“Ugh, what is this?” That’s the typical response that I get when I play Tobacco’s music for anyone who hasn’t heard it before. It’s an understandable reaction. I can’t say I liked Tobacco’s music much myself the first time I heard it. This is due to the fact that his music is just as odd and alienating as his public persona, deliberately disturbing and often uninviting. However, I’ve never been one to back down from a musical challenge.

Recording his albums on hissing old cassette tapes (yes, really) and distorting his voice into an otherworldly pitch through a vocoder, Tobacco’s sound is fully intended to mess with your brain. He is the ultimate example of an experimental artist: a guy with no traditional musical abilities who is still able to realize his vision through the use of unorthodox tools and innovative recording techniques.


Tobacco’s musical spectrum is distinctly divided into two projects: Black Moth Super Rainbow (which features added instrumentation from other members) and his solo work. BMSR showcases Tobacco’s lighter side, with most of the material staying melodic and carrying a sunshiny vibe. It’s still tinged with his trademark blackness but this is dark in the way that a children’s fairy tale is dark; you’re lost in the beauty of an enchanted forest made of bubblegum only to realize later that it’s populated by cannibalistic witches. I think this is a good way to sum up the mood of BMSR’s music.

His solo material sheds any pretense of light and goes for full-on assault. Tobacco albums are much heavier and abrasive sounding than BMSR and more electronic in composition. It could be said that BMSR is his “pop” side and Tobacco is his “dark” side. But considering how dark and tripped-out his “pop” music is, most people can’t even begin to imagine how insane his solo records sound.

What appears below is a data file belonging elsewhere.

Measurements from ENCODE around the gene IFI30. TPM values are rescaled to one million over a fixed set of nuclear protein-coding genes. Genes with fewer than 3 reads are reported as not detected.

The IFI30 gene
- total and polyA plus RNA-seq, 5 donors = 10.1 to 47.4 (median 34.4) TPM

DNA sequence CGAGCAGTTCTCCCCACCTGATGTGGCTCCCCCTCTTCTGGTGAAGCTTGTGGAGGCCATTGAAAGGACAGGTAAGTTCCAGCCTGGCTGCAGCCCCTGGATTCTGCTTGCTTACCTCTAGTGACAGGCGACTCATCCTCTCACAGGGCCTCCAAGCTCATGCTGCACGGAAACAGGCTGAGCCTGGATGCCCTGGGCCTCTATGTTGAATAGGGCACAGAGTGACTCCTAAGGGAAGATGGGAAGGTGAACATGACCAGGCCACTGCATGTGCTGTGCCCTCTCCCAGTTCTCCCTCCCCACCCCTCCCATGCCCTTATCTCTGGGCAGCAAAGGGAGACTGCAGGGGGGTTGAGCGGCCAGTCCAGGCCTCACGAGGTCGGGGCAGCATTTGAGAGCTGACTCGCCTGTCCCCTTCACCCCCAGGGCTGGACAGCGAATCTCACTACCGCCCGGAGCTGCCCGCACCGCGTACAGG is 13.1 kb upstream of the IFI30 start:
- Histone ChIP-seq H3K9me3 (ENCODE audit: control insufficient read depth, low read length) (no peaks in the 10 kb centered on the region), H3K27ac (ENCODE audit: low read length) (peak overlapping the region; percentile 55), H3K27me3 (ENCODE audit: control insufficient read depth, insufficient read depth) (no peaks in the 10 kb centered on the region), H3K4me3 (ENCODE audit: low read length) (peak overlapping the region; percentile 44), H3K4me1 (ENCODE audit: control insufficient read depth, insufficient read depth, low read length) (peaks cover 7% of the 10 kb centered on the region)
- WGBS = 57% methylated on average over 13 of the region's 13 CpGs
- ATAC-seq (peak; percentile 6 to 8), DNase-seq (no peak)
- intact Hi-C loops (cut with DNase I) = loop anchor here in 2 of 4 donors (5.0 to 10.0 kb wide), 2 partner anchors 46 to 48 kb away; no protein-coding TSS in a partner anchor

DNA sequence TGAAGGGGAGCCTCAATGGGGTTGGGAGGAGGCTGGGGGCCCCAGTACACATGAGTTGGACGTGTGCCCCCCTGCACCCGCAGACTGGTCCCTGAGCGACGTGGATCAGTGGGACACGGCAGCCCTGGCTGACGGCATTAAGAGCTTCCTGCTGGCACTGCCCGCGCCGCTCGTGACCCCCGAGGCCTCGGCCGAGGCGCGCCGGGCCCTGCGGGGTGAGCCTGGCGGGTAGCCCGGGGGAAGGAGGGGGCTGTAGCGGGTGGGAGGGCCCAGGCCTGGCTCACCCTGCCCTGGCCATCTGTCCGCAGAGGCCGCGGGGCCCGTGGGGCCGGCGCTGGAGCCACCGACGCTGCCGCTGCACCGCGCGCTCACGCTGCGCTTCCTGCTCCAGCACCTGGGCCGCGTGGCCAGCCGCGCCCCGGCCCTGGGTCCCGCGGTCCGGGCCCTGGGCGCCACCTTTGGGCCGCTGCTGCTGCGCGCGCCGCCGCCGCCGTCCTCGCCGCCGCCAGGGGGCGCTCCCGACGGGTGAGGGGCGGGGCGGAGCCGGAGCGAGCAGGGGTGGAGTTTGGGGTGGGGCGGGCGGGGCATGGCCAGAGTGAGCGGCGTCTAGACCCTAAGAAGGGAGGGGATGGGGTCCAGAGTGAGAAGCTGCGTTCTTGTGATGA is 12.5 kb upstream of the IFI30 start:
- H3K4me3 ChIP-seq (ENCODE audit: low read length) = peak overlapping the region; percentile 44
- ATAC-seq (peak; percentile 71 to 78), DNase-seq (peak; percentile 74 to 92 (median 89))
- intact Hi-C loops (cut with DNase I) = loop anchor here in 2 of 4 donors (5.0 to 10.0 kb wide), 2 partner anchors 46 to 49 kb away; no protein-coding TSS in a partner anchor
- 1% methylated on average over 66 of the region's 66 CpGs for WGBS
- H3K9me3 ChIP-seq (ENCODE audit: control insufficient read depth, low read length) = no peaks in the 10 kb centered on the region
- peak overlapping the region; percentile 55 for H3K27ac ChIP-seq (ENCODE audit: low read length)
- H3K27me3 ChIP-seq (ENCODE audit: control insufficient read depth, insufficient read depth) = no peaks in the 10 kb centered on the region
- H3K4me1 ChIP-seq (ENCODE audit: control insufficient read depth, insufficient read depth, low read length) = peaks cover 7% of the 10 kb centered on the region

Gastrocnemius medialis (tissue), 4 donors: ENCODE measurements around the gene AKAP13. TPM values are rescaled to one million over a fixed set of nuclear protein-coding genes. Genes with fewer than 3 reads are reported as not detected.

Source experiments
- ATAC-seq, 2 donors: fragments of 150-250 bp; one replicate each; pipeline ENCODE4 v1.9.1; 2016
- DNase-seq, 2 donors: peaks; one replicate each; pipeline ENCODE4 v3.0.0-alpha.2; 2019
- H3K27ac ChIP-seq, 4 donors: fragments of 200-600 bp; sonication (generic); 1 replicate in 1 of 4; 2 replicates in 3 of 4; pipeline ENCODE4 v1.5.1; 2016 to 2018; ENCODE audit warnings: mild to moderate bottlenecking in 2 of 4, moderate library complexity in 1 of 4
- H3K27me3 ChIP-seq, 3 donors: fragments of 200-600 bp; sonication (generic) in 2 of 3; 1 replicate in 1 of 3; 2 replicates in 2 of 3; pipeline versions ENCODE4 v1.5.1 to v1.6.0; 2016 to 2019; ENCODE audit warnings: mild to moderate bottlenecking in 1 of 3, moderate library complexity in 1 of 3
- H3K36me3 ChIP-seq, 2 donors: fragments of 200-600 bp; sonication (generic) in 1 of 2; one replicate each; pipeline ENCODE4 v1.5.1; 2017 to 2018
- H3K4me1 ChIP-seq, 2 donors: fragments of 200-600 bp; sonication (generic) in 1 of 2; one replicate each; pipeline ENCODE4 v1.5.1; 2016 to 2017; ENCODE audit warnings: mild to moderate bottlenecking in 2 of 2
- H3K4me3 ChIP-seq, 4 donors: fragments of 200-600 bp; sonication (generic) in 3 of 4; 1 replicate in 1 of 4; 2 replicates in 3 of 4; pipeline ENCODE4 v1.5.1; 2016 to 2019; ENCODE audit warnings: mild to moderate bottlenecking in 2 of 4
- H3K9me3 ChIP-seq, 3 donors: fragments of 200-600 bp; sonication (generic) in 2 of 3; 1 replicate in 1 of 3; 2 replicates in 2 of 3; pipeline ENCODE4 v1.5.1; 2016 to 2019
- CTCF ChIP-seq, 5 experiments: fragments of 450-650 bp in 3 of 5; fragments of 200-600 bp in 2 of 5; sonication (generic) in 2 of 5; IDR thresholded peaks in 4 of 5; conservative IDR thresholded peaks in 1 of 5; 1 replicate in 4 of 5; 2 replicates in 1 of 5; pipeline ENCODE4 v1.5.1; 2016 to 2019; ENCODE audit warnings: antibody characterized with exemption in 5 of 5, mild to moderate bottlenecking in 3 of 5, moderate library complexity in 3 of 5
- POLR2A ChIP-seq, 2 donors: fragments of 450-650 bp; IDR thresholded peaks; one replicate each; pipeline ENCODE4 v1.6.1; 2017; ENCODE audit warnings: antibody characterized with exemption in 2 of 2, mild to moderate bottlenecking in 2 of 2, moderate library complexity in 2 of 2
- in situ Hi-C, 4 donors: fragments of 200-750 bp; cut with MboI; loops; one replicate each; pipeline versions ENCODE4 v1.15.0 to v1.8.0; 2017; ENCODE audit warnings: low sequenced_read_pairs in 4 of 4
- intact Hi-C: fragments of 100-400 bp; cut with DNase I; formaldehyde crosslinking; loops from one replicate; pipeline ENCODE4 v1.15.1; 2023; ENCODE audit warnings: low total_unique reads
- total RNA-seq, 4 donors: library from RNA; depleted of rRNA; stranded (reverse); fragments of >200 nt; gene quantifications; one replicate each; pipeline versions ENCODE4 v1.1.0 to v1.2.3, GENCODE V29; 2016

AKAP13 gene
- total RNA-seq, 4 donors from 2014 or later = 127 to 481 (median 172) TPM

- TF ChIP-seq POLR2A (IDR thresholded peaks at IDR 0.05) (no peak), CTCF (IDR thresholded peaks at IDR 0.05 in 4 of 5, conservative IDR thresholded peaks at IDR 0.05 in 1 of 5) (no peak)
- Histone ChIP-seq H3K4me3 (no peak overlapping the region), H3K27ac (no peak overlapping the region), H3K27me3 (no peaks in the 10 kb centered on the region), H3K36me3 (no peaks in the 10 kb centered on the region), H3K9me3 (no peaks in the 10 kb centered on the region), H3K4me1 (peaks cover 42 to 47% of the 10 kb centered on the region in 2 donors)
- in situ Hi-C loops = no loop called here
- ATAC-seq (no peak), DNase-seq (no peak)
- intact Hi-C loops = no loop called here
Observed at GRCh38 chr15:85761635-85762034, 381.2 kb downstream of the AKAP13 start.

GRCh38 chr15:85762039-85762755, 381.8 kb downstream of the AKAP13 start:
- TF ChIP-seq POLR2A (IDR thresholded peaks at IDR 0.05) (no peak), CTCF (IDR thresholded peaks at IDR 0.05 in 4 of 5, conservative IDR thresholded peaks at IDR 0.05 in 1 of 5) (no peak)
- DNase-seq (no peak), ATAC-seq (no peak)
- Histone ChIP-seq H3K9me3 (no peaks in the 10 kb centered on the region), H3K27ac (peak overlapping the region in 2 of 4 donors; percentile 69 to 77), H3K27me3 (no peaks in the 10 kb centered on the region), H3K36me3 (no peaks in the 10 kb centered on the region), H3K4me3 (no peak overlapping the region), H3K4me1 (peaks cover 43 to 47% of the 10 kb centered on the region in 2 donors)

Some people have a clear preference between the two projects but I don’t. I find them both to be brilliant and incredibly distinct depending on my mood. If I’m in a more relaxed and happy mood, especially on a sunny day, BMSR is the go-to. If I’m feeling more energetic or just in the mood to have my face melted off, any of his solo records work perfectly. The two projects complement and enhance each other overall, like a schizophrenic mind divided into two personalities that are natural opposites, combining to create something greater than the sum of its parts.


His vision peaked last year with his third solo album, Ultima II Massage, one of the craziest head-trips that I’ve ever had the pleasure of being immersed in. Showcasing more diversity and production skill than any of his previous work, this was a close second behind Flying Lotus’ You’re Dead! as my favorite album of 2014. Loaded with classics from top to bottom, Ultima II Massage is his most challenging album to date, yet unquestionably represents the ultimate Tobacco experience.

So if you’re brave enough, strap on some headphones and journey inside the haunted asylum of inter-dimensional terrors that is Tobacco’s mind. It can be an uncomfortable or even downright disturbing place to be at times, but it’s never less than a riveting experience.